What does your desk look like? Is it a catch-all for everything? Is your desk a junk heap?
Continuing our series on living a life of ease as part of our Glamorous Whole Life Makeover, today we are going to focus on creating a simple system for organizing your basic documents–such as utility bills, pay stub, school announcements, receipts, etc.–whether they come to you in paper or electronic format. The system will help eliminate clutter and enable you to access the documents if you need them. I have tried many systems and this is the one that works best for me and, the best part, it is self-purging.
Document Tickler File
Although this system helps organize all of your documents, I want you to just focus on what I call the basic ones for now. These are the documents that come in and end up creating clutter and turning your desk into a junk heap. And, once they are in the “clutter zone,” it takes more time and energy to find what you need. They become a toleration. And, let’s be honest. A cluttered desk is not what usually comes to mind when you think of a glamorous lifestyle. No. Clutter is the antithesis of glamour.
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Basically, you will be creating a variation of a tickler file. Traditionally, tickler files are used as reminders of future events. Many of us already use a tickler system to keep us on track with our homekeeping. This version is a two-year easy to access archive. I use hanging file folders for this system but I’m sure you could use very large binders or an accordion file if you don’t have a lot of hard copy paperwork. For your electronic documents, you will create a folder with subfolders.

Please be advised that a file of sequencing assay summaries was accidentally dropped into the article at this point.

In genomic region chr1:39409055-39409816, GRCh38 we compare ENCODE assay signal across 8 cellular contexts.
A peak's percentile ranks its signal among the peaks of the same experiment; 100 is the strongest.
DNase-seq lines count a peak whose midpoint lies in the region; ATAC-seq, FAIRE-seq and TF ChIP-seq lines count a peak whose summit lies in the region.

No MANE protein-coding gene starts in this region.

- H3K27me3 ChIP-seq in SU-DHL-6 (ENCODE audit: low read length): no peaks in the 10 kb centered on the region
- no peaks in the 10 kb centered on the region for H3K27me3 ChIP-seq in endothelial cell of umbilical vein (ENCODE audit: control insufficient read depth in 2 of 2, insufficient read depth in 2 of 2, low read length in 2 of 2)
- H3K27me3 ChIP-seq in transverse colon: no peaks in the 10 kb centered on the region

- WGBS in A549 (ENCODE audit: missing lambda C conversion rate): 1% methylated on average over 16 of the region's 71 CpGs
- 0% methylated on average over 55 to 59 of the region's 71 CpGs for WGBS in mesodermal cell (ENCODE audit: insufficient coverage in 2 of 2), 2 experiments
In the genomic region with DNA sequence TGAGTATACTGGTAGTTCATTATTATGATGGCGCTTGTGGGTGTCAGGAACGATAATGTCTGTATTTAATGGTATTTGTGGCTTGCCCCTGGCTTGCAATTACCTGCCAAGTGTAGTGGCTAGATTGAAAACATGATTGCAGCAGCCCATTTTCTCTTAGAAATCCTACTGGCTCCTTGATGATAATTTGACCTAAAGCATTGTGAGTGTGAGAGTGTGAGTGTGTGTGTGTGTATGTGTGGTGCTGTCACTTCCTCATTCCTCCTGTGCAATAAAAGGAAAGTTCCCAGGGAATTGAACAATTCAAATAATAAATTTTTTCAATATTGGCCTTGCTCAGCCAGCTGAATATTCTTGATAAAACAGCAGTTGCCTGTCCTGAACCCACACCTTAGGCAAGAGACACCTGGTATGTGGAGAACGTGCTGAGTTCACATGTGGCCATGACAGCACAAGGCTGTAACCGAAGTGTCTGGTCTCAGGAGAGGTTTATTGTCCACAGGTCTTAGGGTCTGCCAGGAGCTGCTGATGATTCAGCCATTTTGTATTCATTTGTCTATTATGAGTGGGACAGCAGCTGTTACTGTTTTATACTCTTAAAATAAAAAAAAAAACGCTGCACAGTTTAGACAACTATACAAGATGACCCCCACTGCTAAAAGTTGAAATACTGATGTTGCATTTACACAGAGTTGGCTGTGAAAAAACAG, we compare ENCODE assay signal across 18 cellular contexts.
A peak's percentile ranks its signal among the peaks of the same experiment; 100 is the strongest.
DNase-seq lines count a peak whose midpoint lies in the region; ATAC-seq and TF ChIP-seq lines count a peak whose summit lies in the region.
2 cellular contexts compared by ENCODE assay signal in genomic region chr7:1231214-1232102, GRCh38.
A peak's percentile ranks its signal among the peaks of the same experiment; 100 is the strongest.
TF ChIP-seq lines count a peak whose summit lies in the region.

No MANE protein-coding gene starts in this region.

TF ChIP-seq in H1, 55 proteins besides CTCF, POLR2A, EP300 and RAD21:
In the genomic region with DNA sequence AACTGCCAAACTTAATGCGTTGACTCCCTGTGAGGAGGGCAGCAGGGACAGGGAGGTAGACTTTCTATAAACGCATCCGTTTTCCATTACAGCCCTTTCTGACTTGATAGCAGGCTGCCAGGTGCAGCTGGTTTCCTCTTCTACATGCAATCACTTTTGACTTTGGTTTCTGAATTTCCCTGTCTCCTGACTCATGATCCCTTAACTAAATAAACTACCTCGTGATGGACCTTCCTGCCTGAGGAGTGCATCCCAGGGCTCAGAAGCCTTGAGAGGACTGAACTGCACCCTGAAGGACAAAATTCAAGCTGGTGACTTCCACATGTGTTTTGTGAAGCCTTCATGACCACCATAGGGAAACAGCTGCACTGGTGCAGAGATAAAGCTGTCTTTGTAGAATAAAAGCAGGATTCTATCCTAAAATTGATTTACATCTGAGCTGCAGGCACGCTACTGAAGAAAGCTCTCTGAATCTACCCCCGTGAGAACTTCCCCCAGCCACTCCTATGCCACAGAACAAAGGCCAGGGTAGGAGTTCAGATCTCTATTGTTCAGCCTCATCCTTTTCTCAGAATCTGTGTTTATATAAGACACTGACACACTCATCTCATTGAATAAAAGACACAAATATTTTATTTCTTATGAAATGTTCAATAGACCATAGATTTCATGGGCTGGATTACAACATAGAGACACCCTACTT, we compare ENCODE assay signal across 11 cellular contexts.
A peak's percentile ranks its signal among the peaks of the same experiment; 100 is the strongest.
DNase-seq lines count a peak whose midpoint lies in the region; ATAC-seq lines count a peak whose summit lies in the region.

What You Need
You get to go to the stationary store! But stay focused. I know office supply stores are filled with all sorts of goodness but you are only going to get folders or huge binders (and pockets) or accordion files. You will need two sets in two different colors–one color for each year. Really. That’s all you will need. No, you don’t need that new organizing notebook with all of those bells and whistles. It will just end up with your other bells and whistles that have become a toleration.
You will need enough folders each year for:
- Each month
- Charitable Donations
- Medical Receipts
- Other Tax-related Deductions
- Bank or Financial Statements
- Auto Insurance
- Other documents you routinely get and need to keep in an easy to find location such as school notices
- Business-related income
- Business-related expenses
Really. That’s it. One organizing expert I read, many, many, years ago, suggested having a file folder for each account. Well, I had so many different accounts between my utilities and credit cards and insurance and banks and investment accounts (and then there was the stuff related to having two small businesses) that I’d never get around to filing and it all would end up in a jumble in a banker’s box next to my desk. I called the box my “to be filed” box. Ha! My accountant brother would just shake his head every time he saw it. Trust me when I tell you that this system is really simple and actually works.